Tom Mulcair's NDP may be turning a corner, polls suggest

Recent polls suggest the NDP could be on the upswing, but the Liberals and Conservatives might not need to look over their shoulders just yet, Eric Grenier explains.

With recent uptick, the New Democrats seem to be back in the game

NDP Leader Thomas Mulcair is seeing his poll numbers rise. Is it a sign of things to come? Or simply a return to form? (Graham Hughes/Canadian Press)

Is the tide turning for Tom Mulcair's New Democrats? Recent polls suggest it is.

Though the party remains in third place in national voting intentions, its support has increased to 22 per cent in ThreeHundredEight.com's polling averages. That represents the party's best score since mid-January, and the NDP has not regularly polled at this level since early December.

The Liberals and Conservatives are tied at 32 per cent apiece.

The two most recent polls, one by Abacus Data and the other by EKOS Research for iPolitics, have both put the New Democrats at 23 per cent support, and the last five polls have all put the NDP at 20 per cent or higher. That hasn't happened in almost three months.

Both firms have shown an uptick from the NDP's low ebb of early February, when EKOS put the party at just 19 per cent support and Abacus had the New Democrats at 21 per cent. Another recent poll, by Forum Research for the Toronto Star, also put the NDP on the upswing, from 17 per cent in mid-February to 21 per cent in mid-March.

But while the numbers are looking better for the New Democrats, these polls may suggest the NDP is returning to form, rather than making new inroads.

The New Democrats had been polling in the 21 to 23 per cent range in the summer and fall of 2014. That was down from the 23 to 25 per cent the NDP was routinely putting up in the 12 months after Justin Trudeau took over the Liberal Party.

And though the NDP may be on the upswing, there is no coinciding increase in Mulcair's personal approval ratings or in how he stacks up to Trudeau and Stephen Harper on who Canadians prefer as prime minister.

Yet it is still good news for the NDP if these numbers hold.

When the party was flirting with 20 per cent support or less, it was on track to do little better than what Jack Layton had managed in his last two elections. At 23 per cent, the party is within spitting distance of the Conservatives and Liberals and starting the last sprint before the campaign at a level of support that has only been bettered by the 2011 election result.

Gains in West, stagnation in East

The increase in support recorded in the national polls has been especially felt in British Columbia and Alberta.

The most dramatic increase has been in Alberta, where the NDP is expected to make gains in the upcoming provincial election. From a low of 12 per cent support in early February, the NDP has made steady gains in the province and is currently polling at around 17 per cent support. This jump has come primarily at the expense of the Conservatives.

This does not mean that Alberta will be the NDP's next Quebec. But it does put a couple of more seats in play for the party. The New Democrats won a single seat in the province in 2011.

In British Columbia, the NDP has seen its support increase from 22 per cent to 25 per cent, primarily at the expense of the Liberals. But as with the national numbers, this appears to be a rebound from a low point rather than a breakthrough.

The NDP's support has also inched upward in Ontario, from 16 per cent to 19 per cent.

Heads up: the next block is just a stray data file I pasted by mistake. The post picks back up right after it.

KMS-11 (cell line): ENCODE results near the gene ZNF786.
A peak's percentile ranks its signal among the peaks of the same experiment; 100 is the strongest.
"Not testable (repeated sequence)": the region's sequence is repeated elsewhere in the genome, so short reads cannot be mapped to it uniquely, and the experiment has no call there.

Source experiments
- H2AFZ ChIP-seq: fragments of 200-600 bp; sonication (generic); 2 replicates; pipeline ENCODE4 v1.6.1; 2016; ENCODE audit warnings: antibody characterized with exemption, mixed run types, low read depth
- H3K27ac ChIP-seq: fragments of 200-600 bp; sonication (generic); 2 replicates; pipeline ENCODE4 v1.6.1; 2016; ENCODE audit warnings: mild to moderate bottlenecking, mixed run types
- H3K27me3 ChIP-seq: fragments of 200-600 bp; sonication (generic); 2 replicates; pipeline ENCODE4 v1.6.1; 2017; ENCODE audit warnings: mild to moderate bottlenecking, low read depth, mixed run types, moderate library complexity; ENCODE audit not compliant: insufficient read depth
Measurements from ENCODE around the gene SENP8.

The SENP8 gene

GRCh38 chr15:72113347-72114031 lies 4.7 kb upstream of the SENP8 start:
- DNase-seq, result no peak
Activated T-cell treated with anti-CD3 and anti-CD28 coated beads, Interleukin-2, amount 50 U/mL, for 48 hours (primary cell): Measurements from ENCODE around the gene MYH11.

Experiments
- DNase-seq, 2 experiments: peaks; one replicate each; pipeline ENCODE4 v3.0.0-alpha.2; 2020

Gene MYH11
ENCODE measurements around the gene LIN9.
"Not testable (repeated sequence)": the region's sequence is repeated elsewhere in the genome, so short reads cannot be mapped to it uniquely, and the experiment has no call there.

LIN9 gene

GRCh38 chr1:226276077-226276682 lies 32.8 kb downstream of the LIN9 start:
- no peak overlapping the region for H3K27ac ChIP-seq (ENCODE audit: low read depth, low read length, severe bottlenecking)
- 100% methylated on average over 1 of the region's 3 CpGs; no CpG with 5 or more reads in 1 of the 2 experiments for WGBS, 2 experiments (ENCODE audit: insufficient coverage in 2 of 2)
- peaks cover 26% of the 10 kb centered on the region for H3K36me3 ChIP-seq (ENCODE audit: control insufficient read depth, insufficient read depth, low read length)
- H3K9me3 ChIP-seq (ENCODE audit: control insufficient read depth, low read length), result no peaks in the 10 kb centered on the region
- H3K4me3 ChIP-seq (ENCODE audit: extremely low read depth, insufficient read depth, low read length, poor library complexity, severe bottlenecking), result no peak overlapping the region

But the party is not making gains everywhere in Canada. Support is stagnant in the Prairies and Atlantic Canada, where the party is mired in third place.

Most worrying for the New Democrats is Quebec. The party had been polling between 31 and 32 per cent in the province just five months ago, but has been stuck at 27 per cent over the last seven weeks. That has put it in a tie with the Liberals (who are also taking a hit in Quebec as the Conservatives make gains).

That puts a lot of NDP seats in danger. The Conservatives are looking to make gains at the NDP's expense in and around Quebec City, while the Bloc Québécois could potentially take advantage of vote splits in other parts of the province to wrestle away seats from the NDP, despite the sovereigntist party also being down in the polls. 

Mulcair will need to use the next seven months shoring up his home base if his party's gains in the rest of the country are to mean anything.

The poll by EKOS Research was conducted for iPolitics between March 18 and 24, interviewing 4,311 Canadians via interactive voice response. The margin of error associated with the poll is +/- 1.5 per cent, 19 times out of 20.

The poll by Abacus Data was conducted between March 20 and 22, interviewing 1,000 Canadians via the Internet. As the poll was done online, a margin of error does not apply.

The poll by Forum Research was conducted for the Toronto Star between March 13 and 14, interviewing 1,370 Canadians via interactive voice response. The margin of error associated with the poll is +/- 3 per cent, 19 times out of 20.

ThreeHundredEight.com's vote projection model aggregates all publicly released polls, weighing them by sample size, date, and the polling firm's accuracy record. The projections are subject to the margins of error of the opinion polls included in the model, as well as the unpredictable nature of politics at the riding level. The polls included in the model vary in size, date, and method, and have not been individually verified by the CBC. You can read the full methodology here.

About the Author

Éric Grenier

Politics and polls

Éric Grenier is a senior writer and the CBC's polls analyst. He was the founder of ThreeHundredEight.com and has written for The Globe and Mail, Huffington Post Canada, The Hill Times, Le Devoir, and L’actualité.


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